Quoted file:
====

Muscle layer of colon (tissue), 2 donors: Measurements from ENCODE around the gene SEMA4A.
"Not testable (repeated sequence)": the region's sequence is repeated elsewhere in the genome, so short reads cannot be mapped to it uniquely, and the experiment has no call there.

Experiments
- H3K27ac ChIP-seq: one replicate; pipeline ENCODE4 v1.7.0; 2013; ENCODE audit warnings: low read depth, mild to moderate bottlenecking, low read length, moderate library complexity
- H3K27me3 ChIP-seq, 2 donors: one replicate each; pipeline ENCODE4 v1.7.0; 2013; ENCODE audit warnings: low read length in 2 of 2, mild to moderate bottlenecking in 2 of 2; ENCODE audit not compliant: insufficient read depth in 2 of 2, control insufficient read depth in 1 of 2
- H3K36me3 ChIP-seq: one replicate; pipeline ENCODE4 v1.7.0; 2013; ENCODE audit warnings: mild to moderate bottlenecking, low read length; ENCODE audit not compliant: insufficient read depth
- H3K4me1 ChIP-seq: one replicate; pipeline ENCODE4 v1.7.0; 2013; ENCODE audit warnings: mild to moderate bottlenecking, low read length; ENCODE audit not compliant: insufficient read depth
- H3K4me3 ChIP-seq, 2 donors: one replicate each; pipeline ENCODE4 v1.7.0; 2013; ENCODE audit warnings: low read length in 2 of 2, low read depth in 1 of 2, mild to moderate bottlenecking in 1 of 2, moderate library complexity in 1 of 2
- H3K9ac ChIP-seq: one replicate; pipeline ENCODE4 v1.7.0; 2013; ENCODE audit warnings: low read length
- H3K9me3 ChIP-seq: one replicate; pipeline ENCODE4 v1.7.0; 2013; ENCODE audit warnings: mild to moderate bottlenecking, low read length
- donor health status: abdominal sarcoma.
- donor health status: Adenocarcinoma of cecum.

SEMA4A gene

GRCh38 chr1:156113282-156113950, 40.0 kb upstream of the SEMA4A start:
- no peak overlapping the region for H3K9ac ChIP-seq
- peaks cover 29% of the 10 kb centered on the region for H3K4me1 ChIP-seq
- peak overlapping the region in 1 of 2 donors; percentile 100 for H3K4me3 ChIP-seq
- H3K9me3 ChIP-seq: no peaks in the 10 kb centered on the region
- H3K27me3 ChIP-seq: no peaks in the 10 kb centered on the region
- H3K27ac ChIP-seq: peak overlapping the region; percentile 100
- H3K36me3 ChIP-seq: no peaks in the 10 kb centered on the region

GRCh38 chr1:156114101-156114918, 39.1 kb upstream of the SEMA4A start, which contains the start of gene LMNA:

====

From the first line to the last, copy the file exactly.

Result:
Muscle layer of colon (tissue), 2 donors: Measurements from ENCODE around the gene SEMA4A.
"Not testable (repeated sequence)": the region's sequence is repeated elsewhere in the genome, so short reads cannot be mapped to it uniquely, and the experiment has no call there.

Experiments
- H3K27ac ChIP-seq: one replicate; pipeline ENCODE4 v1.7.0; 2013; ENCODE audit warnings: low read depth, mild to moderate bottlenecking, low read length, moderate library complexity
- H3K27me3 ChIP-seq, 2 donors: one replicate each; pipeline ENCODE4 v1.7.0; 2013; ENCODE audit warnings: low read length in 2 of 2, mild to moderate bottlenecking in 2 of 2; ENCODE audit not compliant: insufficient read depth in 2 of 2, control insufficient read depth in 1 of 2
- H3K36me3 ChIP-seq: one replicate; pipeline ENCODE4 v1.7.0; 2013; ENCODE audit warnings: mild to moderate bottlenecking, low read length; ENCODE audit not compliant: insufficient read depth
- H3K4me1 ChIP-seq: one replicate; pipeline ENCODE4 v1.7.0; 2013; ENCODE audit warnings: mild to moderate bottlenecking, low read length; ENCODE audit not compliant: insufficient read depth
- H3K4me3 ChIP-seq, 2 donors: one replicate each; pipeline ENCODE4 v1.7.0; 2013; ENCODE audit warnings: low read length in 2 of 2, low read depth in 1 of 2, mild to moderate bottlenecking in 1 of 2, moderate library complexity in 1 of 2
- H3K9ac ChIP-seq: one replicate; pipeline ENCODE4 v1.7.0; 2013; ENCODE audit warnings: low read length
- H3K9me3 ChIP-seq: one replicate; pipeline ENCODE4 v1.7.0; 2013; ENCODE audit warnings: mild to moderate bottlenecking, low read length
- donor health status: abdominal sarcoma.
- donor health status: Adenocarcinoma of cecum.

SEMA4A gene

GRCh38 chr1:156113282-156113950, 40.0 kb upstream of the SEMA4A start:
- no peak overlapping the region for H3K9ac ChIP-seq
- peaks cover 29% of the 10 kb centered on the region for H3K4me1 ChIP-seq
- peak overlapping the region in 1 of 2 donors; percentile 100 for H3K4me3 ChIP-seq
- H3K9me3 ChIP-seq: no peaks in the 10 kb centered on the region
- H3K27me3 ChIP-seq: no peaks in the 10 kb centered on the region
- H3K27ac ChIP-seq: peak overlapping the region; percentile 100
- H3K36me3 ChIP-seq: no peaks in the 10 kb centered on the region

GRCh38 chr1:156114101-156114918, 39.1 kb upstream of the SEMA4A start, which contains the start of gene LMNA: